Friday 6 September 2013

Guadalhorce, Malaga

Honey Buzzard Abejero Europeo Pernis apivorus
Friday 6 September

My delightful friend, Marieke Berkvens, has just spent the past five days down in the Tarifa enthralled by the thousands of Honey Buzzards and Black Kites that have been passing over on their autumn migration to Africa.  Returning home today, I met Marieke at the airport when she returned her rental car and we then spent a leisurely three hours birding down at the Guadalhorce "ponds" before a Menu del Dia in San Julian and back to the airport to catch the late afternoon flight to Belgium.  There may have been a mere three hours but we were greeted by an over-flying Booted Eagle and, by the time we left, had recorded just over forty species.  Just as a special favour to Marieke, a quartet of Honey Buzzards drifted over the the Rio Viejo so that they could give her a special "Good-bye" spiral before both were to go their separate ways!

Little Egret  Garceta Comun  Egretta garzetta

At first sight, with a strong sun beating down from an almost cloudless sky, there seemed very little about.  After the Booted Eagle as we walked to the eastern arm we arrive at Laguna Cassilas to find very little in the way of birds other than a number of Coots.  Patience provided a couple of Little Grebes and one or two Grey Herons flew into and out of the reserve.  A few Barn Swallows were feeding over the water plus the occasional House Martin whilst, a little higher, a good number of Common Swifts were very busy feeding on the wing.  Then the first of two Kingfishers was recorded and immediately below the hide a lone Reed Warbler came into good view as it fed - unlike the Cetti's Warblers which were heard on a number of occasions but not actually seen.  A single Glossy Ibis flew over and then a couple of Sardinian Warblers were observes as they fluttered about between bushes.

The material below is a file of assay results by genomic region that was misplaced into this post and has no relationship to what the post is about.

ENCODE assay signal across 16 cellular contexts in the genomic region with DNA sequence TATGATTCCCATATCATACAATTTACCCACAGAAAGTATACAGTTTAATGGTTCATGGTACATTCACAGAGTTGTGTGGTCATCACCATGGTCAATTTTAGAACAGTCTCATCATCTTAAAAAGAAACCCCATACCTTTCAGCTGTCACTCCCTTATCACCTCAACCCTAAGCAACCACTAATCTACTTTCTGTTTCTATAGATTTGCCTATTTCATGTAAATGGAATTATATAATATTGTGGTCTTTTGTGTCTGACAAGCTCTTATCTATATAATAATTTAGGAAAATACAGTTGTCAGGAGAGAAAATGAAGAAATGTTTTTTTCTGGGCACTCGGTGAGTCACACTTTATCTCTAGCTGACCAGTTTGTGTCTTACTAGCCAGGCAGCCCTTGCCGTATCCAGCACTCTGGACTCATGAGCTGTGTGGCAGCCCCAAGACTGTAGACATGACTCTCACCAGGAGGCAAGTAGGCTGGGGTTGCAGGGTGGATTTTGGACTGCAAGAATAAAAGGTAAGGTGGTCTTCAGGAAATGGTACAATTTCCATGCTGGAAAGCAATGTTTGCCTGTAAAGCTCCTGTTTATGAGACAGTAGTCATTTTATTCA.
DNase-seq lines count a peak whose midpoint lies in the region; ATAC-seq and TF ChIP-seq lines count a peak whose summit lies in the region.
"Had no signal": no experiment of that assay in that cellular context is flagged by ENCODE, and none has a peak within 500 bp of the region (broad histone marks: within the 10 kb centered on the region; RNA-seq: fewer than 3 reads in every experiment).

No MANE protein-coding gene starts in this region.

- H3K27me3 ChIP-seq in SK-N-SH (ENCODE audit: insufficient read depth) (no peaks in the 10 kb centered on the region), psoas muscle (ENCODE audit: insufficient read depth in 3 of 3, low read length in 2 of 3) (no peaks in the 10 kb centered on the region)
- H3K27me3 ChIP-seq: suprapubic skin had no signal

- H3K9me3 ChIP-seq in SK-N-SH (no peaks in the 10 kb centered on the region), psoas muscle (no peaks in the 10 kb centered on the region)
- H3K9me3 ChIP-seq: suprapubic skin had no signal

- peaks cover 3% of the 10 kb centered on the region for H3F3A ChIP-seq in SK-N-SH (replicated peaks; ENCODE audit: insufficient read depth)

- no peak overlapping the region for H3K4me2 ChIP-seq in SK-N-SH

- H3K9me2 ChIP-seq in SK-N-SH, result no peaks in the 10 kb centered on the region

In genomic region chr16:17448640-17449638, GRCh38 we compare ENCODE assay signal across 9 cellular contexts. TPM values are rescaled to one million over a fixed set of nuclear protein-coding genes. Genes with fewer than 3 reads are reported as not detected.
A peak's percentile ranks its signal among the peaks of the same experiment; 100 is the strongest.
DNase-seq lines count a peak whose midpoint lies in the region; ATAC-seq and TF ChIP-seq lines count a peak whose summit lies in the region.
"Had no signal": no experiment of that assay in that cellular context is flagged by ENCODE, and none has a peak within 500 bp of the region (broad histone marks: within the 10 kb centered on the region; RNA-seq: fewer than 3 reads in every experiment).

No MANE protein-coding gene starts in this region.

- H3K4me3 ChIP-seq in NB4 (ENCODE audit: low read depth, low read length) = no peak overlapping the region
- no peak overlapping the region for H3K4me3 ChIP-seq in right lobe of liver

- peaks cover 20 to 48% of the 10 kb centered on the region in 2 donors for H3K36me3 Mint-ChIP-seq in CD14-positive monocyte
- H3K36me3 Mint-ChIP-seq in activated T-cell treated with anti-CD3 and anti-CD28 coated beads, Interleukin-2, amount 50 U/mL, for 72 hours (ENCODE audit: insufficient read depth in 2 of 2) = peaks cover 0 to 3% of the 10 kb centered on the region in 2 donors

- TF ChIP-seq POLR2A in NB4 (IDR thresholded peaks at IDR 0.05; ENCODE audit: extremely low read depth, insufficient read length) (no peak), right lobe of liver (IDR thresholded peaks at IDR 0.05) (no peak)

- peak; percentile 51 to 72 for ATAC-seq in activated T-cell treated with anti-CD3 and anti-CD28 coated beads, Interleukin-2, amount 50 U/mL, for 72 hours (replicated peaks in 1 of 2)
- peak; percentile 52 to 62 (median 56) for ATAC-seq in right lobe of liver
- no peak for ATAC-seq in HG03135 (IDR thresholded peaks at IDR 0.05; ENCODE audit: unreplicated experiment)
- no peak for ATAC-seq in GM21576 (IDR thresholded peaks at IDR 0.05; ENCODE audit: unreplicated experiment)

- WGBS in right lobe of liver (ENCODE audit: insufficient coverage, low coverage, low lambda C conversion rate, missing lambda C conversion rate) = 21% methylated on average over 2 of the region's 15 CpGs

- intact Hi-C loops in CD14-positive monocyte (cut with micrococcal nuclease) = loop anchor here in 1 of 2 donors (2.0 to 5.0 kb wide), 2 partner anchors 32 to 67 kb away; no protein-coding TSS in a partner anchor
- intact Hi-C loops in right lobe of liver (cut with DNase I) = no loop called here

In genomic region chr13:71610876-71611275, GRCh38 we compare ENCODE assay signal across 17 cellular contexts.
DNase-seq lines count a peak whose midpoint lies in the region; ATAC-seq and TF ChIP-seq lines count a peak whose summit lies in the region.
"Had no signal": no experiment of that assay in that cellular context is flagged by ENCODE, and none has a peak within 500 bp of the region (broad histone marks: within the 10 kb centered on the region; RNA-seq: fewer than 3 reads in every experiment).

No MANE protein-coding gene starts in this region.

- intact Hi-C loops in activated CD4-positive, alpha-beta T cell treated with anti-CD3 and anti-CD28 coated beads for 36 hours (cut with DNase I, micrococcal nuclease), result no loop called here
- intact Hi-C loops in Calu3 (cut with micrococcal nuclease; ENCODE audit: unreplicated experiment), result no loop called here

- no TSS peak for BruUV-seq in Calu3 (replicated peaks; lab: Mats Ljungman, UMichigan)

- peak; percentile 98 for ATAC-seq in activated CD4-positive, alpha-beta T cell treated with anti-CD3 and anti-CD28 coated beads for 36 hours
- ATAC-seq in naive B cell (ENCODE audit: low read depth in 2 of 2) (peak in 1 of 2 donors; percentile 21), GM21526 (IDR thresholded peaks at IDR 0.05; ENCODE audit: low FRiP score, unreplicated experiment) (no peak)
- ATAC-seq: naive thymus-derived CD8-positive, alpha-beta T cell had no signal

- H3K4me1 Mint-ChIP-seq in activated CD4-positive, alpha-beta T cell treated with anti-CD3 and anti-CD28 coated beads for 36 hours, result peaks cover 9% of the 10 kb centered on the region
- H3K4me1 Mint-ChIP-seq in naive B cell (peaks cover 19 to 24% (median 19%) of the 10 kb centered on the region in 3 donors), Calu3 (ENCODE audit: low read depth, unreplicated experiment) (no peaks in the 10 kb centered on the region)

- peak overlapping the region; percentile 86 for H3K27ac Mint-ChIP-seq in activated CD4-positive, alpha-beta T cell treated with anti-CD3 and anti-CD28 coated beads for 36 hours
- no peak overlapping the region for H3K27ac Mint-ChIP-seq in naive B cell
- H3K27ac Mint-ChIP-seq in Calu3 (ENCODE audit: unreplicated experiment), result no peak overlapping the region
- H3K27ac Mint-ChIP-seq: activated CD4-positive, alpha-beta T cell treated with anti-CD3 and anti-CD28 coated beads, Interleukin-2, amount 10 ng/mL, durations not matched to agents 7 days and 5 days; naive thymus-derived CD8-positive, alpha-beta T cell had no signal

The lonely Glossy Ibis Morito Comun Piegadis falcinelius seeking solice amongst the gulls and with his new best (big) friend.  Ah, per chance to dream!

Moving on the the Wader Hide we encountered Ted Lord and Gerry O'Neill who had, presumably, been ensconced in the area for a couple of hours or more.  During this short walk a single Green Sandpiper flew over and above the track.  Again, comparatively little on this water until we found about a dozen Little Ringed Plovers, a single Snipe and a few Little Egrets. As to be expected, the local marauding Monk Parakeets, numbering about a dozen, screeched over.

One of many Little Ringed Plovers Chorlitejo Chico Charadrius dubius to be seen on the Wader Pool.
Leaving cases, books and glasses in the safe-keeping of the above birders, Marieke and I walked down to the Rio Viejo to see what was on the water.  Lots of gulls about which were mainly Yellow-legged with a smaller number of Black-headed Gulls.  This was also where the local Black-winged Stilts had congregated and then we found both Ringed and Kentish Plover.  A pair of Ruff were also seen and then Marieke found the four Honey Buzzards almost overhead the Wader Pool hide and, so, quite unseen by both Ted and Gerry!  Returning to the hid the only new bird to arrive was a male Yellow Wagtail of the Iberian sub-species whilst a Kestrel was seen resting in a distant tree.

A quartet of Honey Buzzards Abejero Europeo Pernis apivorus circled above the Wader pool

Marieke particularly wanted to see a Common Pratincole and Audouin's Gulls.  No chance of the former so we took ourselves off via the Laguna Escondida to the main hide overlooking the Laguna Grande.  Again, the former was relatively quiet but we did manage to find a handful of White-headed Ducks along with a pair of Little Grebes and the Booted Eagle once more made a short fly-past as a small charm of Goldfinches arrived in the neigbourhood.  On towards our last stop and , in addition to a pair of Collared Doves, a single Hoopoe was feeding in the nearby shrubbery.  A Zitting Cisticola darted out, paused a short while and then took off again.